There has been considerable academic debate about the actual dates of reigns of the Israelite kings. Scholars have endeavored to synchronize the chronology of events referred to in the Bible with those derived from other external sources.

The calendars for reckoning the years of kings in Judah and Israel were offset by six months, that of Judah starting in Tishri (in the fall) and that of Israel in Nisan (in the spring). Cross-synchronizations between the two kingdoms therefore often allow narrowing of the beginning and/or ending dates of a king to within a six-month range. For Ahaz, the Scriptural data allow dating the beginning of his coregency with Jotham to some time in the six-month interval beginning of Nisan 1 of 735 BC. By the Judean calendar that started the regnal year in Tishri (a fall month), this could be written as 736/735, or more simply 736 BC. His father was removed from responsibility by the pro-Assyrian faction at some time in the year that started in Tishri of 732 BC.[7] He died some time between Tishri 1 of 716 BC and Nisan 1 of 715 BC, i.e. in 716/715, or more simply 716 BC.

Rodger Young offers a possible explanation of why four extra years are assigned to Jotham in 2 Kings 15:30 and why Ahaz's 16 year reign (2 Kings 16:2) is measured from the time of Jotham's death in 732/731, instead of when Jotham was deposed in 736/735. Taking into account the factionalism of the time, Young writes:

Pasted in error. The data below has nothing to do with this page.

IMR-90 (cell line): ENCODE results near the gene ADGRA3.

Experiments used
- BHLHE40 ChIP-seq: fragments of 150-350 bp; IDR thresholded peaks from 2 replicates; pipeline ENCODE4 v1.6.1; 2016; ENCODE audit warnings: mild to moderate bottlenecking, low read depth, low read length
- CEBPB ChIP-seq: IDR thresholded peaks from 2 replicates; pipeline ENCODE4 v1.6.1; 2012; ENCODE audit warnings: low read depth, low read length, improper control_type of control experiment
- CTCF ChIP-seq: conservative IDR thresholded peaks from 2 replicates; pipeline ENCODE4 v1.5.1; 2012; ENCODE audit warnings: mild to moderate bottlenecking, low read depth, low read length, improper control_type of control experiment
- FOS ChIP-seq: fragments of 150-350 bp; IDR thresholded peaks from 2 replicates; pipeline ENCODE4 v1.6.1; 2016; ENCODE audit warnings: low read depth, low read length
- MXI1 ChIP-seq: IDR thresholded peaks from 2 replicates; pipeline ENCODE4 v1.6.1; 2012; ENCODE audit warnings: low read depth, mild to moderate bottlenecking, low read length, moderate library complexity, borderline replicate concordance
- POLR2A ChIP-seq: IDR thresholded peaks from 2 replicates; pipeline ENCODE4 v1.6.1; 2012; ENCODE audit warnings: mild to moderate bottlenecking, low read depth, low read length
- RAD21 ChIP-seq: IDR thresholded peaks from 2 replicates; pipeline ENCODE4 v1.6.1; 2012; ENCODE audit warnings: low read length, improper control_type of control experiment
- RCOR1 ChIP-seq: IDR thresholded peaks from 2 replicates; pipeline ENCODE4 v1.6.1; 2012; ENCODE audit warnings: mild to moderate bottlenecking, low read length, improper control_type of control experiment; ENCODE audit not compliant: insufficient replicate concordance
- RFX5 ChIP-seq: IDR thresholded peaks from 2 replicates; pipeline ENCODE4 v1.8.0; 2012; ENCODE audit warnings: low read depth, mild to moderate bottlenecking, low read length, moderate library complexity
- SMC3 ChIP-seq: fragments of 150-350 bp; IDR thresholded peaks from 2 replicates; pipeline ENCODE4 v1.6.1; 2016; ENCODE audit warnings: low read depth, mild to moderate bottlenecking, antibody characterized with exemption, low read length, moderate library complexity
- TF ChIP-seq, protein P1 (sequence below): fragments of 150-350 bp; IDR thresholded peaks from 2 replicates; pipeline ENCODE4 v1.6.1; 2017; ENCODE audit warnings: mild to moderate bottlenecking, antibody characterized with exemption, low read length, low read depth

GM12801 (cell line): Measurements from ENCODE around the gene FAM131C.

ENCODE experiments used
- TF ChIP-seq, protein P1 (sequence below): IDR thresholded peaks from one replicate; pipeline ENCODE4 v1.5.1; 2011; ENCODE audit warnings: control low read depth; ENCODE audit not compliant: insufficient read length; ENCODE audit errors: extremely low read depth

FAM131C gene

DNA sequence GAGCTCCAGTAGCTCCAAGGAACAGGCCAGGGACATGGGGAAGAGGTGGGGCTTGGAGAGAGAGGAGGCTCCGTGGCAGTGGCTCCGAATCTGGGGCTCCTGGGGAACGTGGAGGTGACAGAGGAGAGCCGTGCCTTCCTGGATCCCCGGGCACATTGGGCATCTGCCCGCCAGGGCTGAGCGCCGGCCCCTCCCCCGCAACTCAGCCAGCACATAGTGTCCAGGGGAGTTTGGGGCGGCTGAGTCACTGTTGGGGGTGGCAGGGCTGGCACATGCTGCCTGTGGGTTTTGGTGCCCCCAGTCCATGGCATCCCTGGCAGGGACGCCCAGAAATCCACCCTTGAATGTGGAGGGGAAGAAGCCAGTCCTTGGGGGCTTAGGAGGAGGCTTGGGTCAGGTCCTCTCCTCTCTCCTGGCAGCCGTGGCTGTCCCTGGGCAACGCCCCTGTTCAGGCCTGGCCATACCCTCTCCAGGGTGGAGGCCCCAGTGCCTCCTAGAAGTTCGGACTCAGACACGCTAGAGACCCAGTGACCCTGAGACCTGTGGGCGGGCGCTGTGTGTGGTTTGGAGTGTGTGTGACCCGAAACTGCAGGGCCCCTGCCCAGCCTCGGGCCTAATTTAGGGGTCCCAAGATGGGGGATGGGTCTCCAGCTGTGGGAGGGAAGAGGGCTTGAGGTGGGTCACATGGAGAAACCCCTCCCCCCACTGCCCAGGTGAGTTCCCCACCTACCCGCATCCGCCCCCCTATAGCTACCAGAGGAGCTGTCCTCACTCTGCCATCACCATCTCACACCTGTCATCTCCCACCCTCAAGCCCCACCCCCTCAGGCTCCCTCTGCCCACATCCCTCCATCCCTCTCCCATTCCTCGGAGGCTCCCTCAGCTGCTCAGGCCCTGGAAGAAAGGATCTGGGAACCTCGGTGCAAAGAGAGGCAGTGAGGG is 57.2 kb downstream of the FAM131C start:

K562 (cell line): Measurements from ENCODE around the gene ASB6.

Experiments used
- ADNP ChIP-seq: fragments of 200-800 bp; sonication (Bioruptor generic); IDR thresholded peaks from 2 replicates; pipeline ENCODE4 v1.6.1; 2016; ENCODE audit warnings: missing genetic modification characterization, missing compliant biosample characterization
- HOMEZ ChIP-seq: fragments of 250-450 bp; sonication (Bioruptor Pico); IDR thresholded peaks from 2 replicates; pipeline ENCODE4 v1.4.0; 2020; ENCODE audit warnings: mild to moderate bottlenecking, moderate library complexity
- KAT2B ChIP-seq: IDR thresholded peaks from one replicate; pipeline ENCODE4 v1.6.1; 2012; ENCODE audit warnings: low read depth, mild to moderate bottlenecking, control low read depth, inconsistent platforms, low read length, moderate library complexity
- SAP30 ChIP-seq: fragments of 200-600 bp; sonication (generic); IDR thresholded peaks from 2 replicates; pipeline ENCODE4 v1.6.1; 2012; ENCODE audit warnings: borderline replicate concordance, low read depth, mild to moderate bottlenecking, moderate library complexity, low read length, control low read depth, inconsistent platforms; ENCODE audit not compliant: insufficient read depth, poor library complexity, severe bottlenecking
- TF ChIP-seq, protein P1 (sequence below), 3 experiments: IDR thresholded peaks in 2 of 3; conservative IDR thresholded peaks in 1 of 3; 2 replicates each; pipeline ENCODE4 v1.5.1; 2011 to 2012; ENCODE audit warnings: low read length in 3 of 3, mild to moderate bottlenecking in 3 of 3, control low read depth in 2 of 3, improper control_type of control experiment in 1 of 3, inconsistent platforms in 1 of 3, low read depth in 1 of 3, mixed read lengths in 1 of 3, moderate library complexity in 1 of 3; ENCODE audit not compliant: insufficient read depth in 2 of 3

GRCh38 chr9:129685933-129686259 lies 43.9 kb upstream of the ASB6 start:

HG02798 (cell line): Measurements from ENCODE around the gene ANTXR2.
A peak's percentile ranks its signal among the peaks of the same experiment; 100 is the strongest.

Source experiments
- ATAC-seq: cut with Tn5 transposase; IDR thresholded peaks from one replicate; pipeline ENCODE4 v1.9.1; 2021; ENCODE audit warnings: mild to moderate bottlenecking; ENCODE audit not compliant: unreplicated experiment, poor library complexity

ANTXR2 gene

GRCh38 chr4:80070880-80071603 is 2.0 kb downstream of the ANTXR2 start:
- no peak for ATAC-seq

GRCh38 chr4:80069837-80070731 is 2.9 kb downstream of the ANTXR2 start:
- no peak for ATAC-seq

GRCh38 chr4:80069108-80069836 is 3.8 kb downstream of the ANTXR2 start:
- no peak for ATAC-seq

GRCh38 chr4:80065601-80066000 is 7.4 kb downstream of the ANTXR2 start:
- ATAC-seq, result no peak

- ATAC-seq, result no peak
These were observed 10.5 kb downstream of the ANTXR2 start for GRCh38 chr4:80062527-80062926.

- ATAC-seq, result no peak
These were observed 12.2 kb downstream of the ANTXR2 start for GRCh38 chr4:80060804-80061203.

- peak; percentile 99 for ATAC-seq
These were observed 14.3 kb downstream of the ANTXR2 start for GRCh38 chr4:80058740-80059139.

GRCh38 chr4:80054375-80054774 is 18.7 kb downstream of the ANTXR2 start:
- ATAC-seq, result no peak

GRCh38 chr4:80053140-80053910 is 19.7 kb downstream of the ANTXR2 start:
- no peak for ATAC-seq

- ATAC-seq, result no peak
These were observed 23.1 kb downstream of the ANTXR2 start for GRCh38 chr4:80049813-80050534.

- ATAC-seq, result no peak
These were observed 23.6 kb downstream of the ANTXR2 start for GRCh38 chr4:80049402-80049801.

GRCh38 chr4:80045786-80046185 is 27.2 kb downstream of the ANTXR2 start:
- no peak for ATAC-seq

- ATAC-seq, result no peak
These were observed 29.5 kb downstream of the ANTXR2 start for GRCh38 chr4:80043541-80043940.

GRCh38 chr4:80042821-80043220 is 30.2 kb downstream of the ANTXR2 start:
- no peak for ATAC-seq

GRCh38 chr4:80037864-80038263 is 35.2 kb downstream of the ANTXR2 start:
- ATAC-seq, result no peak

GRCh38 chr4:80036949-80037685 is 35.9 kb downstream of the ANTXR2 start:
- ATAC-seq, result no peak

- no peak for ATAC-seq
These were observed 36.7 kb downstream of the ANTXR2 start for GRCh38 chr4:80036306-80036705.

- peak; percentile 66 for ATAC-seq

[A]ny record such as 2 Kings 16:2 that recognized these last four years for Jotham must have come from the annals of the anti-Assyrian and anti-Ahaz court that prevailed after the death of Ahaz. Ahaz is given sixteen years in these annals, measuring from the start of his sole reign, instead of the twenty or twenty-one years that he would be credited with if the counting started from 736t [i.e. 736/735 BC], when he deposed Jotham.[8]

Preceded by
King of Judah
Coregency: 736 – 732 BC
Sole reign: 732 – 716 BC
Succeeded by


  1. ^ Isaiah  7:1
  2. ^ 2 Kings 15:38, 16:1, 16:2 and 2 Chronicles 28:1
  3. ^ Edwin Thiele, The Mysterious Numbers of the Hebrew Kings, (1st ed.; New York: Macmillan, 1951; 2d ed.; Grand Rapids: Eerdmans, 1965; 3rd ed.; Grand Rapids: Zondervan/Kregel, 1983). ISBN 082543825X, 9780825438257, 217.
  4. ^ 2 Kings 16
  5. ^ Lester L. Grabbe, Ancient Israel: What Do We Know and How Do We Know It? (New York: T&T Clark, 2007): 134